How federal agencies can avoid 5 common cyber risks
Federal agencies are under constant attack by malicious actors and, quite often, inadvertently by their own employees. In 2018, federal agencies were hit by more than 31,000 attacks, according to a report from the Office of Management and Budget (OMB). That’s an average of 85 attacks every day.
According to the OMB, the most frequent attack vectors are email and phishing incidents, web-based attacks, and loss or theft of equipment. Further challenges to effective threat migration come from complex federal IT environments, where legacy IT operates alongside modern and emerging technologies; growing demand for mobile solutions; cloud-based technologies; and the desire to employ emerging technologies such as machine learning and artificial intelligence.
The takeaway? Constantly-evolving threats, unending attacks, rapid technological change, pervasive interconnectivity, and an increasing dependence on technology and data make securing federal information and infrastructure a federal priority and imperative. The internal and external threats to applications, systems, and data continue to grow in frequency, scope, and sophistication, and they require every federal agency to identify, prioritize, and manage cyber risks across its ecosystem, as well as those of other government agencies, third-party partners, and supply chains. Threat deterrence is an initiative that involves people, processes, and knowledge – not just technology.
Here’s a look at five cybersecurity threats that government agencies are likely to face in the coming year, and, most importantly, how to avoid them.
1. Vendor vulnerabilities extend to agencies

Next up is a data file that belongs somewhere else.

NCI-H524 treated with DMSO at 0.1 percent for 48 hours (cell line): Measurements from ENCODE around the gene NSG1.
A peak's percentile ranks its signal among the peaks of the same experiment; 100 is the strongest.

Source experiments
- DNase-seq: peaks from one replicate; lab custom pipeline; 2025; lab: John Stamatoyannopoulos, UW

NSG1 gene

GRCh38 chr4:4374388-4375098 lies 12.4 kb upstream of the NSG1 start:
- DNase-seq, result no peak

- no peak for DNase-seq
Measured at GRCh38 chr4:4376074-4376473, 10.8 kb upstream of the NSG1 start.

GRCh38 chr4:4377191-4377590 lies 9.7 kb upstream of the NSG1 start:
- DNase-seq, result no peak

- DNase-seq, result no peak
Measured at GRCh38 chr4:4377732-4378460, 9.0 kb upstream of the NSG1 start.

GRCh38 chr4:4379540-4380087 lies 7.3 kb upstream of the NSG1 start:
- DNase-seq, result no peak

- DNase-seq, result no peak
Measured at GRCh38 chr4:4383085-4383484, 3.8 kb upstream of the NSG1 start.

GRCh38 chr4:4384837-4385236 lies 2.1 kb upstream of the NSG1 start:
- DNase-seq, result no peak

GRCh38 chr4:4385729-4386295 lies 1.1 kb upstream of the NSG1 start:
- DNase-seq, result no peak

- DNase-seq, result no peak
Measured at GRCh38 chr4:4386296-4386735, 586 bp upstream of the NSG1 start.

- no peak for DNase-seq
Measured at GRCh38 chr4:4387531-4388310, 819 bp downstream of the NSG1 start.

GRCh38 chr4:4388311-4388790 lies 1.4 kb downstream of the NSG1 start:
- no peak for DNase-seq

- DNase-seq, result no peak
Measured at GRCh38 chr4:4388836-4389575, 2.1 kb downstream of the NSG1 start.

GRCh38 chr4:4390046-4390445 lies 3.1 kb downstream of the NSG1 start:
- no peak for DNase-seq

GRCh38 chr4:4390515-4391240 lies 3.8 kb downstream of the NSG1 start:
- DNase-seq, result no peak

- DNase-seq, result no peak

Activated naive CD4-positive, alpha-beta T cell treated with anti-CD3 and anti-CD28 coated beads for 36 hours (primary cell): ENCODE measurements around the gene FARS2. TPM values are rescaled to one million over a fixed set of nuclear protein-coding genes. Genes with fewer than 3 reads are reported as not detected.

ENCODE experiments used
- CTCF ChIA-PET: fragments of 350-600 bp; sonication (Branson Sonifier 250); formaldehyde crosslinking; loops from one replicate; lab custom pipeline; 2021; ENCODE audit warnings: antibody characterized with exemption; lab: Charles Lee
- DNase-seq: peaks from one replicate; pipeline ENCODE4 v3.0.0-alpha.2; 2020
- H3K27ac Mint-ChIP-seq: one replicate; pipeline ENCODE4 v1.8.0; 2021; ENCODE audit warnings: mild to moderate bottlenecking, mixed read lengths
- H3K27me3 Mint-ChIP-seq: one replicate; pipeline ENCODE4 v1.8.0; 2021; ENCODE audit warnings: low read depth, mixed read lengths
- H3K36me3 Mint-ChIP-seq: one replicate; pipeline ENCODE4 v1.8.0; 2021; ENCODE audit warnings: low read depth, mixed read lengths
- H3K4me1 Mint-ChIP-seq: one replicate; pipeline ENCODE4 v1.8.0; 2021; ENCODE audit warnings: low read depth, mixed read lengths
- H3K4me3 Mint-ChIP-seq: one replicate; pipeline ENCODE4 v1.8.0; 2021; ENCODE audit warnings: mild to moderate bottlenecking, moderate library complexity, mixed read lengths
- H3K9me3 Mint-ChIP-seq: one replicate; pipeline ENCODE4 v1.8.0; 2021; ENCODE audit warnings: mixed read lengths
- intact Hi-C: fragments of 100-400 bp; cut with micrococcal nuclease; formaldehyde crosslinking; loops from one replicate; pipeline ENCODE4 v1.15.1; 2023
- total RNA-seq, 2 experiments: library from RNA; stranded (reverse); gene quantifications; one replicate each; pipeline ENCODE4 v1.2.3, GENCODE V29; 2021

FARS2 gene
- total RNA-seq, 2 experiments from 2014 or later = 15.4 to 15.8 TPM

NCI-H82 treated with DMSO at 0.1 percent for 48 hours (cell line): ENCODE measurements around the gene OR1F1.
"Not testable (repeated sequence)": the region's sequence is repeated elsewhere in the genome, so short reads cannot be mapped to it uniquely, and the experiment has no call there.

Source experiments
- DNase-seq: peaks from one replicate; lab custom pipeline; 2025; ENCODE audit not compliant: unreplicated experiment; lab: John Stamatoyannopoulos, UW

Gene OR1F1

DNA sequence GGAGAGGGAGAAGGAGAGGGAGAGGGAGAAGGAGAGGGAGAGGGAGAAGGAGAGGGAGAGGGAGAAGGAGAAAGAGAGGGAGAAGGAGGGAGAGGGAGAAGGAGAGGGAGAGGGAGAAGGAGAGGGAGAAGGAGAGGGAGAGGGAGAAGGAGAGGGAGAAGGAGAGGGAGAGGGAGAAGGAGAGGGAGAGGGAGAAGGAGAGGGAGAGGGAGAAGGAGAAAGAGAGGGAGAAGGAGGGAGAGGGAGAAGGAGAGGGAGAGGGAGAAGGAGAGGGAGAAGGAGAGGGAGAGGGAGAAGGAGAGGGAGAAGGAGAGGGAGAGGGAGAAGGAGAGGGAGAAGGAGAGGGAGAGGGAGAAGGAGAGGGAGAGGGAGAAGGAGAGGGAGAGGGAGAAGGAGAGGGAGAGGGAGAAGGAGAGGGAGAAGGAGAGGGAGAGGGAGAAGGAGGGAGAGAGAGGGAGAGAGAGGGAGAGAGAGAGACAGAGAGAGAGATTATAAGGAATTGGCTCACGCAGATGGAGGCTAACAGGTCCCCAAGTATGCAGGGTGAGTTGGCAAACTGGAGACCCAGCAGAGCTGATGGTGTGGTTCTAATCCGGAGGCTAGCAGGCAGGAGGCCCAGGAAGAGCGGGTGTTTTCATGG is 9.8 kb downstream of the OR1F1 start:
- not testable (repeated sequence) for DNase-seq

As in the private sector, federal agencies rely on supply-chain and third-party partners to get things done in supporting their mission and objectives. It’s a critical partnership, but it’s fraught with potential peril. Increasingly, nation-state hackers are targeting U.S. government contractors to exfiltrate sensitive data and to access federal networks.
To guard against intrusion, the U.S. National Institute of Standards and Technology (NIST) recommends that agencies carefully assess supply-chain and security capabilities of their vendors, including:
-Malware protection and detection safeguards
-Awareness of current vulnerabilities
-Incident response and recovery plans
-Threat detection and managed response
-Physical security measures
-Security throughout the software and hardware design process
Suggested action: Expert assessment of contractor capabilities
Agencies should conduct in-depth assessments of cybersecurity capabilities of all contractors –from janitorial services to aerospace engineers – and put mitigation plans in place to remediate high-risk vendors that may not have adequate safeguards in place.
2. Modernized systems, multiplied risks
Many federal agencies rely on decades-old legacy applications to keep the wheels of government moving. But these systems are incompatible with current and emerging platforms like cloud computing, machine learning, and artificial intelligence – as well as current and evolving cybersecurity technologies.
Modernization is a complex process that typically spans several years. Risks include system downtime, productivity loss, and outright project failure. Once updated, applications can be connected to modern networks and endpoints, but doing so inevitably expands the attack surface.
The federal government has developed guidelines to help secure modernized systems. The Trusted Internet Connections initiative, for example, can help improve security of external network connections. Similarly, the National Cybersecurity Protection System encourages inter-agency collaboration to strengthen security. But the government offers no systematic framework for securing newly modernized applications.
Suggested action: Security from the start